STDS of REVIEW: Punitive Damages Constitutionality

O.(R.)  VS. C.(A.)
COA, Published, 3/26/2012

We review the constitutionality of punitive damages de novo. Steel Technologies, Inc. v. Congleton, 234 S.W.3d 920, 931 (Ky. 2007); McDonald’s Corporation v. Ogborn, 309 S.W.3d 274, 297 (Ky. App. 2009).

For an in-depth explanation as to the policy furthering a de novo standard of review, see Ragland v. Digiuro, 352 S.W.3d 908, 916-917 (Ky. App. 210)

JURY INSTRUCTIONS: Civil case, separate instructions for past and future pain and suffering; and what about ‘inconvenience’

The following decisions, albeit unpublished, addressed a common thread on pain and suffering, past and future, but bypassed the interesting question and issue as to whether on not the statutory prescription in the no fault act (which includes inconvenience) requires that exact phrase in the instructions as it goes to the jury.   Of course, the side-step is not unwarranted, but judicial clarification has not been a problem before.

See earlier post at the Kentucky Law Review by me entitled:  "Trial Practice: No Pain, No Gain and the Judicial Discounting of Pain and Suffering" back in 2006 and "Zero Pain and Suffering Verdict With Ky AG Candidate on the Defense" from 2007; and "DAMAGES: PTSD and mental anguish resulting from death of a loved one in the same car accident seems to be a noncompensable damage in UIM case even when the claimant has been physically injured from the accident" from 2008.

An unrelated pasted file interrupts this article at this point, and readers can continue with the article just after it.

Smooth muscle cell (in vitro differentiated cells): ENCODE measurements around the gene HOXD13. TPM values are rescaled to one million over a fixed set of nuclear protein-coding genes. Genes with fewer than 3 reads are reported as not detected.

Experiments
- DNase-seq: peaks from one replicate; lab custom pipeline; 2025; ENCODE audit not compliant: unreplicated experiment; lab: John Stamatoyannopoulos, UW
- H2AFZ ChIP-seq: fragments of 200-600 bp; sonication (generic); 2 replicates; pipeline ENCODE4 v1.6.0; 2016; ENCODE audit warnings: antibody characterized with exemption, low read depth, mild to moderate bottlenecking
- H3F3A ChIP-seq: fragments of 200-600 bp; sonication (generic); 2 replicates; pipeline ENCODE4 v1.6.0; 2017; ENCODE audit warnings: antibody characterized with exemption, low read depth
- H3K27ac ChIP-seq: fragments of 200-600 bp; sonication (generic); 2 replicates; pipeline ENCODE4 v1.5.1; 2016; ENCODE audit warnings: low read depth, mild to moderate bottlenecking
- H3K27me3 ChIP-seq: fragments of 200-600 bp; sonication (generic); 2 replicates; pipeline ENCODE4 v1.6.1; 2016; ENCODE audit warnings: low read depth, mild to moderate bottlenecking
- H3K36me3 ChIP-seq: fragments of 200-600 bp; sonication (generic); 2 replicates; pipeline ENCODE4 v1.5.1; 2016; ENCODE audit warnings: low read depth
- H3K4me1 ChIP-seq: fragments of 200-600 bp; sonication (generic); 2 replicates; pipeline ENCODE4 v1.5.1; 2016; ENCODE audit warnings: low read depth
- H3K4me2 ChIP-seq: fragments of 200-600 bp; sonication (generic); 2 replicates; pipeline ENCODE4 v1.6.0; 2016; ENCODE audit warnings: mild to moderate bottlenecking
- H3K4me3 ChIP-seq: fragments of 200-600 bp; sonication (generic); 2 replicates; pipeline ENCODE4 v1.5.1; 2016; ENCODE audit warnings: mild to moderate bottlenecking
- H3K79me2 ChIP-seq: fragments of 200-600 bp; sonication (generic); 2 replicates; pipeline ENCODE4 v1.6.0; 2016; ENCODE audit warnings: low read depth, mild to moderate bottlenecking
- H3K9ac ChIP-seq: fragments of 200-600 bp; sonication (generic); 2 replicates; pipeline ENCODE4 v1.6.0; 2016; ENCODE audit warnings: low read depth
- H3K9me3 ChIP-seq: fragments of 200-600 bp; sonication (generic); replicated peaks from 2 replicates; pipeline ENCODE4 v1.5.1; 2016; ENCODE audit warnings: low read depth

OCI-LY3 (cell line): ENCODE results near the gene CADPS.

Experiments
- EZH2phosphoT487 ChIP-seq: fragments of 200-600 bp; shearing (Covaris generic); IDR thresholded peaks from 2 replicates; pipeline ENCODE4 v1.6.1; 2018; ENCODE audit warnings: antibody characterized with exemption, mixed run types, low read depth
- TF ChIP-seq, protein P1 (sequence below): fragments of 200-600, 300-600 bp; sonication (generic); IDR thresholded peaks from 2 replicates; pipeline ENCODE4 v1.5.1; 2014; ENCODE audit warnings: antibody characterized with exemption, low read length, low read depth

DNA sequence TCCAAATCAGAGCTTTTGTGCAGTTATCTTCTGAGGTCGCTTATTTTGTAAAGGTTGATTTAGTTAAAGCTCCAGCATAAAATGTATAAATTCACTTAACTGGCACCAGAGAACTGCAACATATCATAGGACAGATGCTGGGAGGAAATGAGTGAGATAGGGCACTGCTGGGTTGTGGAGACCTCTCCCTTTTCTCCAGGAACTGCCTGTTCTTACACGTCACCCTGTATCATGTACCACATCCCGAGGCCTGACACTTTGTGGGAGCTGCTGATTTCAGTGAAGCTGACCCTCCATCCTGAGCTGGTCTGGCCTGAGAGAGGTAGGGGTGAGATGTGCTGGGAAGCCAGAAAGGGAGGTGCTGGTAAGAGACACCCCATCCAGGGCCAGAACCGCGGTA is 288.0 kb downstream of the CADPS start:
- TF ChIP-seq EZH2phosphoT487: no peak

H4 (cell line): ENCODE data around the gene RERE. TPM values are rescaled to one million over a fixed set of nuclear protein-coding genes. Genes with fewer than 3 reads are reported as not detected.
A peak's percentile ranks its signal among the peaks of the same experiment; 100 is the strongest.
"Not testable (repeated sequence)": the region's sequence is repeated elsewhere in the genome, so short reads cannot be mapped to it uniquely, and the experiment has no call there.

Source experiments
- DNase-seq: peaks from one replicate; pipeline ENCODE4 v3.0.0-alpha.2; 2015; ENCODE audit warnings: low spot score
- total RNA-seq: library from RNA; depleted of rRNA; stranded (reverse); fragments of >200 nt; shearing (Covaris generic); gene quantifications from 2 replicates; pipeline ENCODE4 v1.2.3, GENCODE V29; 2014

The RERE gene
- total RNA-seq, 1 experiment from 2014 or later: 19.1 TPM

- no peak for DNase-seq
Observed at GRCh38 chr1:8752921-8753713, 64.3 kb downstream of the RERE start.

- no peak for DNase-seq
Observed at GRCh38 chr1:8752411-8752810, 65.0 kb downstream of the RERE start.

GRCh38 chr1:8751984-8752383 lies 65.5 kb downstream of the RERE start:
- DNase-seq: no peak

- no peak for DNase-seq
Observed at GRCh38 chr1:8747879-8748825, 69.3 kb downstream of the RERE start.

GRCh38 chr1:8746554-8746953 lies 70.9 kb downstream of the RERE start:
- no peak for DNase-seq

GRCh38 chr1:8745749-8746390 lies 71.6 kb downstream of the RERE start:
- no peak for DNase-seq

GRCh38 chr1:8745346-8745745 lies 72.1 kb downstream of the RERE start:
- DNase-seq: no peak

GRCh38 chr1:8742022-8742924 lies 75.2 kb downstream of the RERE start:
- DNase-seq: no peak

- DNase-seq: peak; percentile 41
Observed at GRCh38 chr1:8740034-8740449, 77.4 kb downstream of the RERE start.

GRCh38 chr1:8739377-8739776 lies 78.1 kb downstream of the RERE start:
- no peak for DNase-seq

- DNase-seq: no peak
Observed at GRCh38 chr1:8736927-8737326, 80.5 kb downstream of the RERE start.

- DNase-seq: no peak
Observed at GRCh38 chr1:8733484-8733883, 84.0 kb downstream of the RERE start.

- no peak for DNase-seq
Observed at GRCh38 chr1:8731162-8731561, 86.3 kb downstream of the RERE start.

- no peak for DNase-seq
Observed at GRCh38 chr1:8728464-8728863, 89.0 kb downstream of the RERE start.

And, of course, here is KRS 204.39-060(2)(b):

In any action of tort brought against the owner, registrant, operator or occupant of a motor vehicle with respect to which security has been provided as required in this subtitle, or against any person or organization legally responsible for his or her acts or omissions, a plaintiff may recover damages in tort for pain, suffering, mental anguish and inconvenience because of bodily injury, sickness or disease arising out of the ownership, maintenance, operation or use of such motor vehicle . . . . (from 1975!).


Regarding her first assertion of error, Ferguson relies exclusively on McVey v. Berman, 836 S.W.2d 445 (Ky. App. 1992), for this proposition. In McVey, the Court said “[o]f course, it may be appropriate in many cases to give an additional separate instruction on future pain and suffering.” Id. at 450. The language therein is permissive not mandatory. Since Ferguson provides no other Kentucky law mandating separate instructions for past and future pain and suffering and has shown no prejudice resulting from this action by the trial judge, there is no error on the part of the trial judge.

Next, Ferguson argues that the jury instructions should have had the words “inconvenience,” “increased likelihood of future complications,” and “loss of enjoyment of life” in them. Given that we have held that the trial court did not err in failing to grant a motion for directed verdict or a motion for a judgment notwithstanding a jury verdict, clearly any error resulting would be harmless. The jury never deliberated as to damages and, therefore, it is unnecessary for us to go further in our examination of this issue.